Your Work Shouldn’t Join You on Vacation. How to Achieve Work Life Balance on Vacation.
Entrepreneurs, start-ups, and small business owners don’t take much vacation time. When they do, they are constantly thinking about their business which does not help them achieve any meaningful work life balance.
While I always preach to my clients that they create a clear separation between their family time and their business time, the reality is many struggle to create boundaries. Their work planning, launching, and growing their business often intrudes into their private life. blends into their private lives.
The flip side is also often true, that they struggle to maintain/honor their family commitments since they are constantly focused on growing their business.
Between July 4th and Labor Day, this internal struggle business owners face in maintaining a balance is always in a heightened state of animation.
What can business owners do in order to create a clear division of work and family life this summer vacation season?
1. Set Boundaries Beforehand: An effective strategy to implement is to define parameters in which there can be no interference from your business while you and your family are away on vacation.
2. Assign Ownership: Before you head out on vacation, assign specific tasks and responsibilities you would normally assume to your staff and explain your expectations.
3. Block Out Time For Work Access: Set time frames each day or every few days that your employees can contact you and explain that those are the ONLY times you may be reached.
4. Leave Your Work At Work: It may be unrealistic to expect you to leave your cell phone, tablet or laptop at home, but don’t bring work with you. The reality is you’ll want to bring work and lie to yourself that you won’t do it when we all know the reason you bring it is you PLAN on doing work on vacation.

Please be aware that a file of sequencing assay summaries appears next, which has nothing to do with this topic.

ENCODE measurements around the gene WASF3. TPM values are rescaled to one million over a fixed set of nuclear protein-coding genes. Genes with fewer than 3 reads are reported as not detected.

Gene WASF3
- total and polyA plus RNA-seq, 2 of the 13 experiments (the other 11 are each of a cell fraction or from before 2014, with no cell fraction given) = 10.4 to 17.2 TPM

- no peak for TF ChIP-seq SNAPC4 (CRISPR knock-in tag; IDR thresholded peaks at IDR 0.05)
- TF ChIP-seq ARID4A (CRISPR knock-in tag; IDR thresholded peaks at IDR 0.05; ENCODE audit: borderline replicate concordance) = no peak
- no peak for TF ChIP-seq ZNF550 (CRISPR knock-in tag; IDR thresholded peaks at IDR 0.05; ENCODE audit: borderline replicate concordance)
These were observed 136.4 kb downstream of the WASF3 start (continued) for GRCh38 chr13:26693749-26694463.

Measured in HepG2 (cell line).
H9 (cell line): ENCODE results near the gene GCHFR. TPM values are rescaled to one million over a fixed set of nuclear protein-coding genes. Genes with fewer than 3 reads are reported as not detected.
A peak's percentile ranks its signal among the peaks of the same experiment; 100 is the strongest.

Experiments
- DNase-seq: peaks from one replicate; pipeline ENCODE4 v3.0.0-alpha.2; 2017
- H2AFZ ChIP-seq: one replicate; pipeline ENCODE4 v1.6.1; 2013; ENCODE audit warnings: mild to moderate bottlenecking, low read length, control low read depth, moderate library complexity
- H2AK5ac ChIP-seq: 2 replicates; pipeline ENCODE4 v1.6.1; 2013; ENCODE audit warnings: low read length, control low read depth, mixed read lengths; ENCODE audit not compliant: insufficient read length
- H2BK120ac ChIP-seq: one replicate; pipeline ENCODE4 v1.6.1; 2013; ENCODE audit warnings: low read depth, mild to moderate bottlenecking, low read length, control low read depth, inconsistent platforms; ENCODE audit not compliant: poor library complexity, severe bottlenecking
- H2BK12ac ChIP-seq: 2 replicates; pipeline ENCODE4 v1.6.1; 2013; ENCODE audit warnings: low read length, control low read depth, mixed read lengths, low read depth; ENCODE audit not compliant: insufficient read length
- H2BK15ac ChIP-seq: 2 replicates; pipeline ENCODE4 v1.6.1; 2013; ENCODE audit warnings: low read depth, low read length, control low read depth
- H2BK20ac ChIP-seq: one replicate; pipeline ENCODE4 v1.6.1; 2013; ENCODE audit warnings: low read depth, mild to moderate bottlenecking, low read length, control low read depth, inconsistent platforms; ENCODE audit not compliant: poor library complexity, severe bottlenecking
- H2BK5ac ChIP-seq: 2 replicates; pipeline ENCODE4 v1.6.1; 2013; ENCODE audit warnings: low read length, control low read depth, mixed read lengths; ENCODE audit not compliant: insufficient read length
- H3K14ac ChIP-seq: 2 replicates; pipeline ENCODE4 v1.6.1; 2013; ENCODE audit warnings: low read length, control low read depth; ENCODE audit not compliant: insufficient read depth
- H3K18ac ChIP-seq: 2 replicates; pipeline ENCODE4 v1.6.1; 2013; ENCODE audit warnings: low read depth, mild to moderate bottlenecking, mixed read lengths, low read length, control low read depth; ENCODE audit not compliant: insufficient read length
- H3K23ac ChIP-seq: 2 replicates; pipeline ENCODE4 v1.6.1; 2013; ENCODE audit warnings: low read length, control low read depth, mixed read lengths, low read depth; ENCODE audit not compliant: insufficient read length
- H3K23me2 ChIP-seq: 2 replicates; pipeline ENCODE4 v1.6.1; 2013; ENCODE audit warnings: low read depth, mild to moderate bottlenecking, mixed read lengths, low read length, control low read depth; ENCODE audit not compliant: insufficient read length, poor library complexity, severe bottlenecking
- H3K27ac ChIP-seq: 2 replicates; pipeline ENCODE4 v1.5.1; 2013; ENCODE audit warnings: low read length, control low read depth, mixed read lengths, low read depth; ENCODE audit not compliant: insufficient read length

5. Set Family Expectations Beforehand: If you know you need to schedule a work call or do work during your family’s vacation, then sit down with them beforehand and explain the specific days and times you’ve set aside for work on vacation, then honor those commitments.
6. Change your attitude about family time: I ask my clients to truly “buy into” the benefit of disconnecting. Nearly all of my clients who take a vacation see at it as a
distraction or barrier to achieving their goals. Change your attitude!
7. What your tombstone will say: I always remind my clients that when all is said and done do they honestly believe their tombstone will read: “Hear lies (insert your name here.) They could have worked more hours.” SEE #8…
8. Define Your Legacy: Often it helps those entrepreneurs and start-ups who are just starting their business to write in complete details what it is that they hope to accomplish and leave behind. Some will say they want to launch a successful business and sell it. Others will say they want to plan, launch and grow a business so they can leave it for a family member.
I propose you extend your reasoning and ask: What are the impacts I want to achieve with this business on our society. When you are tasked with defining what you want your legacy to be, it will hopefully reinforce your values and by extension your family so you can intertwine them and maintain a co-equal balance between your business goals and what you want your impact to your family to be.
9. Let Others Know You’ve Left: Send out an email to all interested parties letting them know that you will be on vacation with family, you’re off-limits, and tell them when you’ll be back.
Well, that’s my list of suggested tactics you can employ to create a clear division between your work life and your family time. What do you think? What would you add to the list? How do YOU achieve work-life balance?
Ethan Chazin, The Compassionate Coach
Can You Predict If You’ll Become a Successful Entrepreneur.
Today’s blog has been brewing in my mind for a long time, five years to be exact ever since I launched my own business start-up consulting firm.
I speak to hundreds of entrepreneurs and start-ups every week, as well as many want to be business owners who are trapped in unrewarding day jobs or unemployed and want to stop looking for work.
I can always spot the person that is passionate and totally committed to start a business. I can also spot the people that won’t. It has nothing to do with the completeness of their business, how many potential clients they have chatted with to get first hand research, not their ability to generate investment funding, or the amount of professional experience they possess.
It’s something more basic and primal, it’s the heart of what leads some to achieve greatness while so many others quit.